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From the Vice Provost for Digital Initiatives and Dean of University Libraries
The University of Washington Libraries works hard to make sure all members of our community feel welcome and safe in the Libraries by providing collections that reflect diversity of thought, experience, and perspective. Likewise we provide inclusive services and accessible facilities.
In the aftermath of one of the most divisive and highly contentious presidential elections, UW President Ana Mari Cauce issued a statement on our shared ideals and mission of education, discovery, healing, and public service. Theses ideals include unwavering support for creating and nurturing an inclusive, diverse and welcoming community.
We are a place where freedom of speech and open exchange of ideas are celebrated. At the same time, we do not and will not let hate speech or other actions that threatens the well-being of any member of our community go unchecked or unchallenged.
Now more than ever, Libraries staff must ensure open and equal access to authoritative information resources and provide users with the support needed to evaluate the veracity of sources.
A recent study (pdf) conducted by researchers at Stanford University indicated that young news consumers have trouble distinguishing credible sources from unreliable ones. The “fake news” phenomena on social media underscores the importance of developing the information literacy of our students.
Each of us at the UW Libraries has a role to play – through our services, instructional programs, collections, and spaces – in ensuring that all community members feel welcome and safe, and have the ability to critically assess the information they discover.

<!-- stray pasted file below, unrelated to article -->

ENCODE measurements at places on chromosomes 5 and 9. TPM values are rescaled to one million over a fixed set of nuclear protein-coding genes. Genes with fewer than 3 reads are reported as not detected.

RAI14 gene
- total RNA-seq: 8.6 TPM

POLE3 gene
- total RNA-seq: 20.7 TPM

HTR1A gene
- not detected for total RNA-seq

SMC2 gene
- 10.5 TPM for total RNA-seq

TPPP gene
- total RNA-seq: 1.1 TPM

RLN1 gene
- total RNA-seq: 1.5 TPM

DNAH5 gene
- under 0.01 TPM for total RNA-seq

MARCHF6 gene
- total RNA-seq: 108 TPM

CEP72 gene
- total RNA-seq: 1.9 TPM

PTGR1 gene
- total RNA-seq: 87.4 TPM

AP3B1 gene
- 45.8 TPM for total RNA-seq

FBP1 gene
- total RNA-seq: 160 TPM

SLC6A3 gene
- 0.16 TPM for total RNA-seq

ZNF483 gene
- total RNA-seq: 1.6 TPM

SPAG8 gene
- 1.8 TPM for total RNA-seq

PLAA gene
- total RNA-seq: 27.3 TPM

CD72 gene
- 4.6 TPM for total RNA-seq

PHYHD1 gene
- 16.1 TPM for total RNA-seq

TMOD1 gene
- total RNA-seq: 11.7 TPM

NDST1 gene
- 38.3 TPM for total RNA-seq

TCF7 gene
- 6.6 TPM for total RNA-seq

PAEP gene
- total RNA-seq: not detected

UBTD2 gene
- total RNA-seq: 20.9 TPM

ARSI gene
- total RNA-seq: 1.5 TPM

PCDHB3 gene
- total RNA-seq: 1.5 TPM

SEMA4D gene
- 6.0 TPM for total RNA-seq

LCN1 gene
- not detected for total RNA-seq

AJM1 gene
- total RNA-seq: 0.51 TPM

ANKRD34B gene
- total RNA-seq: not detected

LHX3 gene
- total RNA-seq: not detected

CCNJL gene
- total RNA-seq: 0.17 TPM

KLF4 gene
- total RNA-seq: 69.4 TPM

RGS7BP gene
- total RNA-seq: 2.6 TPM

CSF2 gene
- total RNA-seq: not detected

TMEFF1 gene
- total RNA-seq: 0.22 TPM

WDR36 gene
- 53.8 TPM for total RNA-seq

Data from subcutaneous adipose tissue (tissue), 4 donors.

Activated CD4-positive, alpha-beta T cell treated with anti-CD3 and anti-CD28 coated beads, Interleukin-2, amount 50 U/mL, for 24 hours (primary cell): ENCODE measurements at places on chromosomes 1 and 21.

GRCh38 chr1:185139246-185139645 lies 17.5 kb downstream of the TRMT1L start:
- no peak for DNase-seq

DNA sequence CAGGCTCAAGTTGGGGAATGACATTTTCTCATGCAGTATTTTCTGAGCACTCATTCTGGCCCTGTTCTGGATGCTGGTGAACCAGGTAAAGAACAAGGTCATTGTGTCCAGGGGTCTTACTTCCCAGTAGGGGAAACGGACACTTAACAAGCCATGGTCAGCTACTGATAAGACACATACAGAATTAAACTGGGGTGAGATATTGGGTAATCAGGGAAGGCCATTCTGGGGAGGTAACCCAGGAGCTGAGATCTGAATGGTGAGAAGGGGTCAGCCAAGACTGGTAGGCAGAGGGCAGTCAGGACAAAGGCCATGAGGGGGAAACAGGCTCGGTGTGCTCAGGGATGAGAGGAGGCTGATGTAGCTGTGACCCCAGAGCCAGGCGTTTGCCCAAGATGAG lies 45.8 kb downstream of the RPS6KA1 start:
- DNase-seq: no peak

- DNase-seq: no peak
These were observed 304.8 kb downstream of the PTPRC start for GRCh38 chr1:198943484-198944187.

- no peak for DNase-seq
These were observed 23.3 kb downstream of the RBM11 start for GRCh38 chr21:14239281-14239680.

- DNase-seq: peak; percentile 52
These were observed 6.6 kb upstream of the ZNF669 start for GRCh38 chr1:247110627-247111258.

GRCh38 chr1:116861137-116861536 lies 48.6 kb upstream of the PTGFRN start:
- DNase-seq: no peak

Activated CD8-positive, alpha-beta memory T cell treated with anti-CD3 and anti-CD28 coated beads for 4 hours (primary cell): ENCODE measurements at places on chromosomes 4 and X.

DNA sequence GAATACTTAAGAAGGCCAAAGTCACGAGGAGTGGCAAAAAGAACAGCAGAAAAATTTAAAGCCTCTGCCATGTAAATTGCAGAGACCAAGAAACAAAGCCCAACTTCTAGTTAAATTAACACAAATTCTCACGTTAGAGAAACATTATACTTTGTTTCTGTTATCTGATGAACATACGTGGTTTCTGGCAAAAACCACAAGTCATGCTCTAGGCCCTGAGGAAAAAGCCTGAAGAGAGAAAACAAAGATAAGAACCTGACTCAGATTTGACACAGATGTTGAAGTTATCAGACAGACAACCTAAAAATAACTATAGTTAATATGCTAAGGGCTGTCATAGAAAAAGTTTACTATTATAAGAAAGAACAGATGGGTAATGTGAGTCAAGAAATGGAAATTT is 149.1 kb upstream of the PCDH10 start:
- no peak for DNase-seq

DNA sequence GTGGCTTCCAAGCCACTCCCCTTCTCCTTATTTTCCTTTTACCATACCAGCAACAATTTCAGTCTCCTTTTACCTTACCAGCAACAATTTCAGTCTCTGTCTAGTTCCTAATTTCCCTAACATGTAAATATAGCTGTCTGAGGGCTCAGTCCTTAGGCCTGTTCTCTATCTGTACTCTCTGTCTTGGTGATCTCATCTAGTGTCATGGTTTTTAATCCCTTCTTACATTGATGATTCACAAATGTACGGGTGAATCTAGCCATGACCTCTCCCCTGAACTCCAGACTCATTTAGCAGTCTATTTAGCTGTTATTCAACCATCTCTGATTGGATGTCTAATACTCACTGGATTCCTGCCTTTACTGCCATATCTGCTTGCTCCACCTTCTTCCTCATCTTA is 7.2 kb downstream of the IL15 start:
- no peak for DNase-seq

On November 15, President Obama delivered a speech in Athens, Greece, the birthplace of democracy. The following excerpt is particularly relevant to the role libraries can play.
In all of our communities, I still believe there’s more of what Greeks call philotimo—love, and respect, and kindness for family and community and country, and a sense that we’re all in this together, with obligations to each other. Philotimo – I see it every day and that gives me hope.
Because in the end, it is up to us. It's not somebody else's job, it's not somebody else's responsibility, but it's the citizens of our countries and the citizens of the world to bend that arc of history towards justice. And that’s what democracy allows us to do.
Libraries are the cornerstone of that democracy – a democracy that must be inclusive with a well-informed citizenry. In this season of giving thanks, I give thanks for working with colleagues and supporters who are committed to making the UW and the world a better place.
Lizabeth (Betsy) Wilson